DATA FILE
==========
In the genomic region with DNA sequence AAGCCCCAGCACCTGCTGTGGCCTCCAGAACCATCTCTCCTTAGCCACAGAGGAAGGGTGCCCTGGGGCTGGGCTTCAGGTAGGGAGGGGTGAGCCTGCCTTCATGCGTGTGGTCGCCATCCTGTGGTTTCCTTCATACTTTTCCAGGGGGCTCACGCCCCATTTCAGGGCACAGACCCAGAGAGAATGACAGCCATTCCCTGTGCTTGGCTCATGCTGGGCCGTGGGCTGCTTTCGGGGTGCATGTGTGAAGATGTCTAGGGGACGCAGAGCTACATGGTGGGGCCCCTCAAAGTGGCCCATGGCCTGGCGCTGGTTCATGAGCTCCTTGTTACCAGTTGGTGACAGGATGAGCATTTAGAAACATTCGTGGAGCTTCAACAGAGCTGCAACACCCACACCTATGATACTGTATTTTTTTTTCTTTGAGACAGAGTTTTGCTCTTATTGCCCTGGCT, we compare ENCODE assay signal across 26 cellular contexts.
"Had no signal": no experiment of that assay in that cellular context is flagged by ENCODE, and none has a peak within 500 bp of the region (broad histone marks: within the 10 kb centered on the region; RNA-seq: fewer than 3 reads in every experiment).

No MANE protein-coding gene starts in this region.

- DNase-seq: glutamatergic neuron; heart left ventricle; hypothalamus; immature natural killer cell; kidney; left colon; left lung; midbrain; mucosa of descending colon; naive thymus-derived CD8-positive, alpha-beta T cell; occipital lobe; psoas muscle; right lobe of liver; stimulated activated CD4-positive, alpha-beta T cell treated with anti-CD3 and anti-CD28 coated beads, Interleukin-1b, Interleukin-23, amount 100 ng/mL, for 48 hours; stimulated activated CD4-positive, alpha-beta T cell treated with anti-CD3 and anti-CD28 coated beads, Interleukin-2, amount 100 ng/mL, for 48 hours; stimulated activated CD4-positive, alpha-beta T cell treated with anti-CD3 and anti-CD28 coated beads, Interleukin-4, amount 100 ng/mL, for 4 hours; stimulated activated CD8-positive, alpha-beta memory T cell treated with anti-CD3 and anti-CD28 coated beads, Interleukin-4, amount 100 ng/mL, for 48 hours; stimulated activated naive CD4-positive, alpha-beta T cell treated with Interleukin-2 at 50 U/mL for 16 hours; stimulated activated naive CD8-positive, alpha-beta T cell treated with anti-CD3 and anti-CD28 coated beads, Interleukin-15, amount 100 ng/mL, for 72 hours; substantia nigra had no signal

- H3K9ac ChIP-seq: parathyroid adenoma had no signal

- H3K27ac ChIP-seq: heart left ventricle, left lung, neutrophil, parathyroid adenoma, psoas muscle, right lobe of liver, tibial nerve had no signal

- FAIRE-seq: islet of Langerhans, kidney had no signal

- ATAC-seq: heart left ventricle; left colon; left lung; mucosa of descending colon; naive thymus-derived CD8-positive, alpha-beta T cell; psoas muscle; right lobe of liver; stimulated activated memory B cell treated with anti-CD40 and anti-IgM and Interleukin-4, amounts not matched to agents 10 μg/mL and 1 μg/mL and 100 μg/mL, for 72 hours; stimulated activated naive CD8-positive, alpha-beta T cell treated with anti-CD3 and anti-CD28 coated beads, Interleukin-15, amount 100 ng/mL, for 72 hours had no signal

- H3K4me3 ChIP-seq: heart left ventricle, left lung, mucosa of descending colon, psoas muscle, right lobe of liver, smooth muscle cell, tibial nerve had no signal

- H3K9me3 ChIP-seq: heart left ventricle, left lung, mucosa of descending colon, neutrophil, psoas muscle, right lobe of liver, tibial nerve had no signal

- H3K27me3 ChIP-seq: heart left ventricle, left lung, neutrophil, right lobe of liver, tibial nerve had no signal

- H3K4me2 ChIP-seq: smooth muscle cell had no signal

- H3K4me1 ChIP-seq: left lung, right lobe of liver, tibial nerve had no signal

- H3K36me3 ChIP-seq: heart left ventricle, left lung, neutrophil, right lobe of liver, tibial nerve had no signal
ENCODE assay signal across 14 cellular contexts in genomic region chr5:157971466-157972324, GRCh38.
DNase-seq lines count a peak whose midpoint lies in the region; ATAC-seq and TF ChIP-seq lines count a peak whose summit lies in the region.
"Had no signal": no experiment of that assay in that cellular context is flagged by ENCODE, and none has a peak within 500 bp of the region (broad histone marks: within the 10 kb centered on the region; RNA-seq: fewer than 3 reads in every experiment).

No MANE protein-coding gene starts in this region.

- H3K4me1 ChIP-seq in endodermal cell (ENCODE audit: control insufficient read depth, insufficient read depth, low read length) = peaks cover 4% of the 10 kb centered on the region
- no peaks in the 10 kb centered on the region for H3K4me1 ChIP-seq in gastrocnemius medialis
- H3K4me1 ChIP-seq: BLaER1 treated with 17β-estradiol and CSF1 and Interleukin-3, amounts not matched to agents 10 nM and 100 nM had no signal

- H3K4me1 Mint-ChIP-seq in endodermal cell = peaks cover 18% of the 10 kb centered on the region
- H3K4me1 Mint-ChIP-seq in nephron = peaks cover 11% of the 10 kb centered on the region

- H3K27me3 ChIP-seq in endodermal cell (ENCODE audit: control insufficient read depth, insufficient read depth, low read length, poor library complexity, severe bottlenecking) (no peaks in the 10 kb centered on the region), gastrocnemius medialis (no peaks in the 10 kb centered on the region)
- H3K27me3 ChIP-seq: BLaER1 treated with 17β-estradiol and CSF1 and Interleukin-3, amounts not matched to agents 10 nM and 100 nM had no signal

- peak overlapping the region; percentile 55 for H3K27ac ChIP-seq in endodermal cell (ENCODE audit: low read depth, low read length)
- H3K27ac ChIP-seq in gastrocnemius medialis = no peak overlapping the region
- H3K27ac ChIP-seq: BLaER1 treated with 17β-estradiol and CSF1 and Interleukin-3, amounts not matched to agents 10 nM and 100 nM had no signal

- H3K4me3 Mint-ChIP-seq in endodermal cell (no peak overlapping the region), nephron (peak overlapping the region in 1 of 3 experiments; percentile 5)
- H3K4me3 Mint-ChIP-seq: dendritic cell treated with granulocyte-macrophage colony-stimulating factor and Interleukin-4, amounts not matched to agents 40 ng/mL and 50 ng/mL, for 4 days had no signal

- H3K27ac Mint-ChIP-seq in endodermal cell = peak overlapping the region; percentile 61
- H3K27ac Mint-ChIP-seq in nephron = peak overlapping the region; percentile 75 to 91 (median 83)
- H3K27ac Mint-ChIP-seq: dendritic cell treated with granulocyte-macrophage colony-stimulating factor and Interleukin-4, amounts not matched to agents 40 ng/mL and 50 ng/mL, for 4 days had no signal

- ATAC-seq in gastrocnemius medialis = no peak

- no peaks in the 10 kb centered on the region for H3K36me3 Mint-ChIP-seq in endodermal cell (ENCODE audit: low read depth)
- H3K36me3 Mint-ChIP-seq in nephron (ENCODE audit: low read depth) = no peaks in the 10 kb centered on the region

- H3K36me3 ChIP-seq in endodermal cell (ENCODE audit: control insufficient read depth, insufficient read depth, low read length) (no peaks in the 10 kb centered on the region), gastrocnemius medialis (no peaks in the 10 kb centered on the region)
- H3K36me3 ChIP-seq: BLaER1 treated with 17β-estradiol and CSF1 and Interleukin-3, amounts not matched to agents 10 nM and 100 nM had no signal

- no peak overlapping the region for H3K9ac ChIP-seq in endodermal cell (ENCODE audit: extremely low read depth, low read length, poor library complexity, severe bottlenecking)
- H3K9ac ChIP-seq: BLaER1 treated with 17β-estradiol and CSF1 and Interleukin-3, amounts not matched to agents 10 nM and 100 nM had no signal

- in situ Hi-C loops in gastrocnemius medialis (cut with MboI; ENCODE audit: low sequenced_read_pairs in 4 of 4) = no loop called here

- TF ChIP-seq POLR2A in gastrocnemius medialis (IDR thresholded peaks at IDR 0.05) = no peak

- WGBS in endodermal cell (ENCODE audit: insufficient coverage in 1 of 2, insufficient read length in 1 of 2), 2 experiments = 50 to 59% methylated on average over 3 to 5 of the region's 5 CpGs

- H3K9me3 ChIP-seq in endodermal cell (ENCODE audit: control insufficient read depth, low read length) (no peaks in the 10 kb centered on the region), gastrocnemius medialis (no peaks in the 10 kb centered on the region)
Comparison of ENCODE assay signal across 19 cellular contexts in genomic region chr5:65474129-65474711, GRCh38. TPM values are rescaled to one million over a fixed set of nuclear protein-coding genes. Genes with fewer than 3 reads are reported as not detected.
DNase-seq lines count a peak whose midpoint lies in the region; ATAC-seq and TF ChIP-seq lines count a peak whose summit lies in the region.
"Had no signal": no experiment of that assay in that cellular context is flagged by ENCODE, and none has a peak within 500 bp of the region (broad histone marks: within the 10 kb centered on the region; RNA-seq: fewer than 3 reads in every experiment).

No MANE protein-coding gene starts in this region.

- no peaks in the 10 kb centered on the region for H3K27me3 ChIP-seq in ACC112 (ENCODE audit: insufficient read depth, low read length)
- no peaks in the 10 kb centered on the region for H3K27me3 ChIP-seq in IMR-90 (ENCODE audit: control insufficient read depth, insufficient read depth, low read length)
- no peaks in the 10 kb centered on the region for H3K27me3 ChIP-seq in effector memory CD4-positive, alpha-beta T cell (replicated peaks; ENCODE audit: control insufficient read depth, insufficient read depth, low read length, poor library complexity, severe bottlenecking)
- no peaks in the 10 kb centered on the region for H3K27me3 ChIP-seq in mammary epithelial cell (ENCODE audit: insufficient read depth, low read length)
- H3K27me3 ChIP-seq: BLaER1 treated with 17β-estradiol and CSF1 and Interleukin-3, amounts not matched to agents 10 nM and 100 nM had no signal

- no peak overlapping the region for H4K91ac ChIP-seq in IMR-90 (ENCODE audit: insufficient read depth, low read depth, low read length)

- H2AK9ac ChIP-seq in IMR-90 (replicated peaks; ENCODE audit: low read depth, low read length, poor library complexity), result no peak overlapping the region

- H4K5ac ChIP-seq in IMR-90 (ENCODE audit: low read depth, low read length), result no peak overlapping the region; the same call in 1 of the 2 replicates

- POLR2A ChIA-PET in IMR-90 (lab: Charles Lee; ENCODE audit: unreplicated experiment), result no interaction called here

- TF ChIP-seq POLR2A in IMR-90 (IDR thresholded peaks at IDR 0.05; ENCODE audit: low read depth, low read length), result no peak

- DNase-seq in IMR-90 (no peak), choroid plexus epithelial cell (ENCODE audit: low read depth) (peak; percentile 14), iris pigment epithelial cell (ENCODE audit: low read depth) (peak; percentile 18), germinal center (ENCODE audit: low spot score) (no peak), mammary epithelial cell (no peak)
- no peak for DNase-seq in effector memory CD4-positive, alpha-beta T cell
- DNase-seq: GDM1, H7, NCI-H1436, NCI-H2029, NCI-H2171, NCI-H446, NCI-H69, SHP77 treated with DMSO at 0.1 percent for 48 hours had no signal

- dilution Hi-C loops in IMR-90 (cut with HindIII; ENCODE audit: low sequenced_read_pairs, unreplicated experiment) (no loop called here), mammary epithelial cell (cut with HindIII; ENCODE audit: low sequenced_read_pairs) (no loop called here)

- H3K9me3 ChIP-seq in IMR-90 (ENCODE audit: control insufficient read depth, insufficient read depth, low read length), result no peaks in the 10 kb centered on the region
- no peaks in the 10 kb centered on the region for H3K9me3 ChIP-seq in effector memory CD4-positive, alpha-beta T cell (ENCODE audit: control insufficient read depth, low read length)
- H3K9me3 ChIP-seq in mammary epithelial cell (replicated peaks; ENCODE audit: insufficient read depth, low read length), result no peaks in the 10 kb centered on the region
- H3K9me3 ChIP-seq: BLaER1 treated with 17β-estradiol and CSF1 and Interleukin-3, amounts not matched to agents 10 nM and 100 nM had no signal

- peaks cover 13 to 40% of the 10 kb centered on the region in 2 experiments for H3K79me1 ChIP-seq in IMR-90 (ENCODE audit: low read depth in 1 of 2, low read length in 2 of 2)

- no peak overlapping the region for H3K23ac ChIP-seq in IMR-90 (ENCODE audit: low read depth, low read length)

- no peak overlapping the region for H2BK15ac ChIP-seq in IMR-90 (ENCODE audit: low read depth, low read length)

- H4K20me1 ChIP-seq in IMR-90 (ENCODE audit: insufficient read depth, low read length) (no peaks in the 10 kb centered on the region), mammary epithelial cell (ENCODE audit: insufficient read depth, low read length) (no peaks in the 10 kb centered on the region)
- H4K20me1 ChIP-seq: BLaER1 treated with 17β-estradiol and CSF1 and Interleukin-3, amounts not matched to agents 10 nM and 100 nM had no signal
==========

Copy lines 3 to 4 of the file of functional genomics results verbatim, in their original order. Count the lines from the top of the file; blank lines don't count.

No MANE protein-coding gene starts in this region.

- DNase-seq: glutamatergic neuron; heart left ventricle; hypothalamus; immature natural killer cell; kidney; left colon; left lung; midbrain; mucosa of descending colon; naive thymus-derived CD8-positive, alpha-beta T cell; occipital lobe; psoas muscle; right lobe of liver; stimulated activated CD4-positive, alpha-beta T cell treated with anti-CD3 and anti-CD28 coated beads, Interleukin-1b, Interleukin-23, amount 100 ng/mL, for 48 hours; stimulated activated CD4-positive, alpha-beta T cell treated with anti-CD3 and anti-CD28 coated beads, Interleukin-2, amount 100 ng/mL, for 48 hours; stimulated activated CD4-positive, alpha-beta T cell treated with anti-CD3 and anti-CD28 coated beads, Interleukin-4, amount 100 ng/mL, for 4 hours; stimulated activated CD8-positive, alpha-beta memory T cell treated with anti-CD3 and anti-CD28 coated beads, Interleukin-4, amount 100 ng/mL, for 48 hours; stimulated activated naive CD4-positive, alpha-beta T cell treated with Interleukin-2 at 50 U/mL for 16 hours; stimulated activated naive CD8-positive, alpha-beta T cell treated with anti-CD3 and anti-CD28 coated beads, Interleukin-15, amount 100 ng/mL, for 72 hours; substantia nigra had no signal